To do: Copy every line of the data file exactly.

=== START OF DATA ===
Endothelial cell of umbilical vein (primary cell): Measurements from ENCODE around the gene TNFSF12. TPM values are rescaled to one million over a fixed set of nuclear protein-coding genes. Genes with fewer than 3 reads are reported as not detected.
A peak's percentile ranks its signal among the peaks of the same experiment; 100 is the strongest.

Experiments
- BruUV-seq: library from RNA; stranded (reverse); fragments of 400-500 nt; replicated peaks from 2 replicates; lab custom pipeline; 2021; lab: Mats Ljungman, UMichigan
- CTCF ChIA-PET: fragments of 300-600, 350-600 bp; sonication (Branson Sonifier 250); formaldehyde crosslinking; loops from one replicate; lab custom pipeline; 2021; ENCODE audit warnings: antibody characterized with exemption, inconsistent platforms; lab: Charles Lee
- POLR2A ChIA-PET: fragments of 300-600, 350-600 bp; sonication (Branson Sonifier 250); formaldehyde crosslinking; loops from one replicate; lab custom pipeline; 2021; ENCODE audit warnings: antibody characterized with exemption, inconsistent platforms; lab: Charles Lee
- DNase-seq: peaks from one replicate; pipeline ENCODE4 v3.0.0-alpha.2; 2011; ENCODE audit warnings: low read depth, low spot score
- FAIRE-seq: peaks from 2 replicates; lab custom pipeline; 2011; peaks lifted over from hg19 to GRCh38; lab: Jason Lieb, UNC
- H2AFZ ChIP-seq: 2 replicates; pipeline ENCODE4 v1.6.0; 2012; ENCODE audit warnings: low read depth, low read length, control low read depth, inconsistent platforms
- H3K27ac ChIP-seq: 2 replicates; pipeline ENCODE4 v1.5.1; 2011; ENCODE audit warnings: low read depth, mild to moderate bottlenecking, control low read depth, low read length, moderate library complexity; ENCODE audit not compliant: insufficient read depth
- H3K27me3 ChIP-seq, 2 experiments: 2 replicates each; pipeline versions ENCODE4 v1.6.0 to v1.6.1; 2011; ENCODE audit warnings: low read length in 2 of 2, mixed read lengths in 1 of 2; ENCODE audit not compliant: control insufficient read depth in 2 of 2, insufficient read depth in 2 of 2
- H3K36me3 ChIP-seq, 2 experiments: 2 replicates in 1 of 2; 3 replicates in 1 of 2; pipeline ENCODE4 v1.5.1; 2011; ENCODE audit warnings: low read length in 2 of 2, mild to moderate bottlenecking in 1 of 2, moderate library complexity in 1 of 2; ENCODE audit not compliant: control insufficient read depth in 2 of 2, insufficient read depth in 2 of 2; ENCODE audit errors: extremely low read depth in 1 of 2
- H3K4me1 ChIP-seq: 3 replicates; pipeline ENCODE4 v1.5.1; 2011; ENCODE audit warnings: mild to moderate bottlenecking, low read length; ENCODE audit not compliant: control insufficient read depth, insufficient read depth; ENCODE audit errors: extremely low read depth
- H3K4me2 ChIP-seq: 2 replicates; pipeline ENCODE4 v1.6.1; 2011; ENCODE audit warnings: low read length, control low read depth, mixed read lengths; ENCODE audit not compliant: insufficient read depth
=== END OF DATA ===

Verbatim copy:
Endothelial cell of umbilical vein (primary cell): Measurements from ENCODE around the gene TNFSF12. TPM values are rescaled to one million over a fixed set of nuclear protein-coding genes. Genes with fewer than 3 reads are reported as not detected.
A peak's percentile ranks its signal among the peaks of the same experiment; 100 is the strongest.

Experiments
- BruUV-seq: library from RNA; stranded (reverse); fragments of 400-500 nt; replicated peaks from 2 replicates; lab custom pipeline; 2021; lab: Mats Ljungman, UMichigan
- CTCF ChIA-PET: fragments of 300-600, 350-600 bp; sonication (Branson Sonifier 250); formaldehyde crosslinking; loops from one replicate; lab custom pipeline; 2021; ENCODE audit warnings: antibody characterized with exemption, inconsistent platforms; lab: Charles Lee
- POLR2A ChIA-PET: fragments of 300-600, 350-600 bp; sonication (Branson Sonifier 250); formaldehyde crosslinking; loops from one replicate; lab custom pipeline; 2021; ENCODE audit warnings: antibody characterized with exemption, inconsistent platforms; lab: Charles Lee
- DNase-seq: peaks from one replicate; pipeline ENCODE4 v3.0.0-alpha.2; 2011; ENCODE audit warnings: low read depth, low spot score
- FAIRE-seq: peaks from 2 replicates; lab custom pipeline; 2011; peaks lifted over from hg19 to GRCh38; lab: Jason Lieb, UNC
- H2AFZ ChIP-seq: 2 replicates; pipeline ENCODE4 v1.6.0; 2012; ENCODE audit warnings: low read depth, low read length, control low read depth, inconsistent platforms
- H3K27ac ChIP-seq: 2 replicates; pipeline ENCODE4 v1.5.1; 2011; ENCODE audit warnings: low read depth, mild to moderate bottlenecking, control low read depth, low read length, moderate library complexity; ENCODE audit not compliant: insufficient read depth
- H3K27me3 ChIP-seq, 2 experiments: 2 replicates each; pipeline versions ENCODE4 v1.6.0 to v1.6.1; 2011; ENCODE audit warnings: low read length in 2 of 2, mixed read lengths in 1 of 2; ENCODE audit not compliant: control insufficient read depth in 2 of 2, insufficient read depth in 2 of 2
- H3K36me3 ChIP-seq, 2 experiments: 2 replicates in 1 of 2; 3 replicates in 1 of 2; pipeline ENCODE4 v1.5.1; 2011; ENCODE audit warnings: low read length in 2 of 2, mild to moderate bottlenecking in 1 of 2, moderate library complexity in 1 of 2; ENCODE audit not compliant: control insufficient read depth in 2 of 2, insufficient read depth in 2 of 2; ENCODE audit errors: extremely low read depth in 1 of 2
- H3K4me1 ChIP-seq: 3 replicates; pipeline ENCODE4 v1.5.1; 2011; ENCODE audit warnings: mild to moderate bottlenecking, low read length; ENCODE audit not compliant: control insufficient read depth, insufficient read depth; ENCODE audit errors: extremely low read depth
- H3K4me2 ChIP-seq: 2 replicates; pipeline ENCODE4 v1.6.1; 2011; ENCODE audit warnings: low read length, control low read depth, mixed read lengths; ENCODE audit not compliant: insufficient read depth